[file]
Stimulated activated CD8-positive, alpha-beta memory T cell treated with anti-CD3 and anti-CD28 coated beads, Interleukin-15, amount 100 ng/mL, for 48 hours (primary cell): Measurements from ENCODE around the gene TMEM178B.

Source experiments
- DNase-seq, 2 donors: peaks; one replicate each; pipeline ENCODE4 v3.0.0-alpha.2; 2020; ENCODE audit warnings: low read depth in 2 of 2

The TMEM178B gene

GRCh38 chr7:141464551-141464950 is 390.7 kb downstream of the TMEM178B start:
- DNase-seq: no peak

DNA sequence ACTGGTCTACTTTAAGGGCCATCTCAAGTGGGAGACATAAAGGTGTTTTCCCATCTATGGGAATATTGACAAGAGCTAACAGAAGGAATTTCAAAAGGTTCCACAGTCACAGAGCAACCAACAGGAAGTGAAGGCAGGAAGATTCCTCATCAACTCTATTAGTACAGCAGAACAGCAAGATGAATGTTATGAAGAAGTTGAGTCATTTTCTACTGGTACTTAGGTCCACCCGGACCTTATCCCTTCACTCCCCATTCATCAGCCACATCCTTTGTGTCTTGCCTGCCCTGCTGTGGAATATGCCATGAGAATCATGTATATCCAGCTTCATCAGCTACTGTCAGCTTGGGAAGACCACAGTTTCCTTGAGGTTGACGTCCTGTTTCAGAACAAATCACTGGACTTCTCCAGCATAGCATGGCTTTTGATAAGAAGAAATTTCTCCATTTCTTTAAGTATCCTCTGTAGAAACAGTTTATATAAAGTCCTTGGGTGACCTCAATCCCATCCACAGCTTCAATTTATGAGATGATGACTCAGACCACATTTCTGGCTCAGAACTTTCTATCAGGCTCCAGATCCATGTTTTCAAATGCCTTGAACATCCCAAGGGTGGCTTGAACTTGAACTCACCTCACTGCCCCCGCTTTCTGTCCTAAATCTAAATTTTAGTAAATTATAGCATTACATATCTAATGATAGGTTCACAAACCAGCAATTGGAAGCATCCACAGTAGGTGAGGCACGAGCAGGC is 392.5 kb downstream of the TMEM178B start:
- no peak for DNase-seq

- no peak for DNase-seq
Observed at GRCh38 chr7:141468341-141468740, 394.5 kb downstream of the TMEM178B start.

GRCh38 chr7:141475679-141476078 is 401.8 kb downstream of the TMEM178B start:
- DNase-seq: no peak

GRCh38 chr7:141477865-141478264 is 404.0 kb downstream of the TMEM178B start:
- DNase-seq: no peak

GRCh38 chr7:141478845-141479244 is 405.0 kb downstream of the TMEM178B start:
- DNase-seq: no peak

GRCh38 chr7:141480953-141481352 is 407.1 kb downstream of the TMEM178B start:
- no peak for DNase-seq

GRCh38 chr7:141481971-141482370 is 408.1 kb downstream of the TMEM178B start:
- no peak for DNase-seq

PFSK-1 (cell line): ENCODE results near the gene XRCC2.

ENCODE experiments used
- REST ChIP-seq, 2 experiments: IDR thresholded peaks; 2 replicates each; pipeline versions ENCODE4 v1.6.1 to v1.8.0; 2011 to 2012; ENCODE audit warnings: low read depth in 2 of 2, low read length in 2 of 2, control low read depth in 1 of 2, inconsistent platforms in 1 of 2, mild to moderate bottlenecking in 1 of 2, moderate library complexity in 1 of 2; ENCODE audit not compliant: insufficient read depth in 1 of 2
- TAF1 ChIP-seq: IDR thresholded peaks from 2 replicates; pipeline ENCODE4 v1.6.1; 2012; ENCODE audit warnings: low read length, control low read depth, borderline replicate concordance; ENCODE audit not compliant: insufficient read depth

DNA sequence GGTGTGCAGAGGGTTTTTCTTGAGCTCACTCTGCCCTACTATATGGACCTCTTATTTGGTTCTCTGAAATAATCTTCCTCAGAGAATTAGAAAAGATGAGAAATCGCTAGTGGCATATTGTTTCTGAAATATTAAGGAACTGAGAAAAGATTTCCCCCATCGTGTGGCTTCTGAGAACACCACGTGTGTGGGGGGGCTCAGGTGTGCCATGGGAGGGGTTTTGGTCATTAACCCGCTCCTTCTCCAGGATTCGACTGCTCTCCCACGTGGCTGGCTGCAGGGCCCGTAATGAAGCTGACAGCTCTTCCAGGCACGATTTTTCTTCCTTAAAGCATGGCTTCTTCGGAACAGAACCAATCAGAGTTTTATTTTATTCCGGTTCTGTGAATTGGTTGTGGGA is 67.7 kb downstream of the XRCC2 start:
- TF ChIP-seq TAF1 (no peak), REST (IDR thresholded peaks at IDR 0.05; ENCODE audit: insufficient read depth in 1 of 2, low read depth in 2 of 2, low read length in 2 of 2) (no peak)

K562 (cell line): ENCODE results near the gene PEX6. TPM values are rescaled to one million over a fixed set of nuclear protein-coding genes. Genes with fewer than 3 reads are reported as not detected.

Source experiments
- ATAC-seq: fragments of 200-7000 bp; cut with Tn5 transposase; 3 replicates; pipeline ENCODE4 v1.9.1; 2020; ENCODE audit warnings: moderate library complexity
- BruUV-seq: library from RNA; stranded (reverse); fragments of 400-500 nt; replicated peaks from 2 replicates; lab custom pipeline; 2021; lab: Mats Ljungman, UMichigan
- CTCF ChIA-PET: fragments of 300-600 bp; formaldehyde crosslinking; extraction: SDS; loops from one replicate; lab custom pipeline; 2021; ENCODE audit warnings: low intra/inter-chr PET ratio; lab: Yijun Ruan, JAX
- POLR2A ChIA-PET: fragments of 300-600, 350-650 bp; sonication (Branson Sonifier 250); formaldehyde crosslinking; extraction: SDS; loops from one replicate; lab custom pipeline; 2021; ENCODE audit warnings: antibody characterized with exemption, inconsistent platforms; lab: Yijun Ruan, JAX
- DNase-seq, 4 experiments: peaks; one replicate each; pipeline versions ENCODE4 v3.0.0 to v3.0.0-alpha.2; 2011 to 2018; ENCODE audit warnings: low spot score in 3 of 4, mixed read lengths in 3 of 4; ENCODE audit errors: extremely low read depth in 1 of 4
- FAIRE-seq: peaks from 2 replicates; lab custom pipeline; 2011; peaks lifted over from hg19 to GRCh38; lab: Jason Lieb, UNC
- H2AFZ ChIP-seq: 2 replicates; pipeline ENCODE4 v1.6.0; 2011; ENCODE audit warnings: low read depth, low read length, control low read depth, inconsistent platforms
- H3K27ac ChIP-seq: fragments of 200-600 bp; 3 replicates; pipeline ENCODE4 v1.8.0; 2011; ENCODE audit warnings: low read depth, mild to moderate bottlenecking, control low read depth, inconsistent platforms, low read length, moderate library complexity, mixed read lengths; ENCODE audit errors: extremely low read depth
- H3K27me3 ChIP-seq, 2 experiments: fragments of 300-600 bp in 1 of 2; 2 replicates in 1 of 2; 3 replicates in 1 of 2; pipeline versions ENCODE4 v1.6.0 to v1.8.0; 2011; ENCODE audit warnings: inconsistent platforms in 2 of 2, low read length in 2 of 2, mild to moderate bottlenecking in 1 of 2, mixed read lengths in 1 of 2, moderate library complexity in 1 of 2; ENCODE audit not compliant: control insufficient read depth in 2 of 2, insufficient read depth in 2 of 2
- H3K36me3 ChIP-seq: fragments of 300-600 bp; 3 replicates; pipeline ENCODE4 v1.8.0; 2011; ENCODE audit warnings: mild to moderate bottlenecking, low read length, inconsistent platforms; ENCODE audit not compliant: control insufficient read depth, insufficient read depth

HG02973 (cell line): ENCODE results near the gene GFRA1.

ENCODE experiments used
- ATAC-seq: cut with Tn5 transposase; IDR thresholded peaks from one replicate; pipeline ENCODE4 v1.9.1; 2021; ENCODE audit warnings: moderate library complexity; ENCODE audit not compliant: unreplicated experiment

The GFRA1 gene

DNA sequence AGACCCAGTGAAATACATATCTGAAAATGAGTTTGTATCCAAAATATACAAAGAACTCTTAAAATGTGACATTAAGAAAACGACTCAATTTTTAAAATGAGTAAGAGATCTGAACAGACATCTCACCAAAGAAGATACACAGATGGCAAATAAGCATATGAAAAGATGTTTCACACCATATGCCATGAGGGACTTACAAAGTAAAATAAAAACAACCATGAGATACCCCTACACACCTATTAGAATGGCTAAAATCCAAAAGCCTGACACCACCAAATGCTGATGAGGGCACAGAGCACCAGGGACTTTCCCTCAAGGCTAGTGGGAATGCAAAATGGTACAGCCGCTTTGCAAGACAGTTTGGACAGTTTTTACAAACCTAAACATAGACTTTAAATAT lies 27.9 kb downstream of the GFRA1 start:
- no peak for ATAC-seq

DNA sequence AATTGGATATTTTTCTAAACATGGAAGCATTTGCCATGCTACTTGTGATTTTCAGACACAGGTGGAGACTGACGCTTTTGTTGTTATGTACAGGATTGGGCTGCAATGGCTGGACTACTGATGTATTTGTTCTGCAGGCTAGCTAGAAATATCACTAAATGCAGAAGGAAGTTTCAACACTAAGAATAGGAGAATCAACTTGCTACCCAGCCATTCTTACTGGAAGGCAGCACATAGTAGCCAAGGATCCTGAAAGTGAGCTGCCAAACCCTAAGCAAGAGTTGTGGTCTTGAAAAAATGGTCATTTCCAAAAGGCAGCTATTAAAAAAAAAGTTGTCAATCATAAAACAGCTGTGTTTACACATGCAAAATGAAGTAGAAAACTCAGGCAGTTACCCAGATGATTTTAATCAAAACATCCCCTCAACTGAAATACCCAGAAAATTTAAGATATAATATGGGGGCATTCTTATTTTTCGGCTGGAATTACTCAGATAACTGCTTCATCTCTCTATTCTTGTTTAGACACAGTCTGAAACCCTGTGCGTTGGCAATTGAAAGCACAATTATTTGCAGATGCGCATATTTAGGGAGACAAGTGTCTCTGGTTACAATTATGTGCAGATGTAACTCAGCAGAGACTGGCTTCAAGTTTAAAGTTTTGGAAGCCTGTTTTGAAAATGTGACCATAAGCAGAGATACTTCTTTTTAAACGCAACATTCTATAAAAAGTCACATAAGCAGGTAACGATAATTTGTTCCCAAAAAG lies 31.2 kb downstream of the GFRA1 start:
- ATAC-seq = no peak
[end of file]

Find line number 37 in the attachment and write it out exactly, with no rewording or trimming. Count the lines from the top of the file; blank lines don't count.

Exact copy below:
- H3K27me3 ChIP-seq, 2 experiments: fragments of 300-600 bp in 1 of 2; 2 replicates in 1 of 2; 3 replicates in 1 of 2; pipeline versions ENCODE4 v1.6.0 to v1.8.0; 2011; ENCODE audit warnings: inconsistent platforms in 2 of 2, low read length in 2 of 2, mild to moderate bottlenecking in 1 of 2, mixed read lengths in 1 of 2, moderate library complexity in 1 of 2; ENCODE audit not compliant: control insufficient read depth in 2 of 2, insufficient read depth in 2 of 2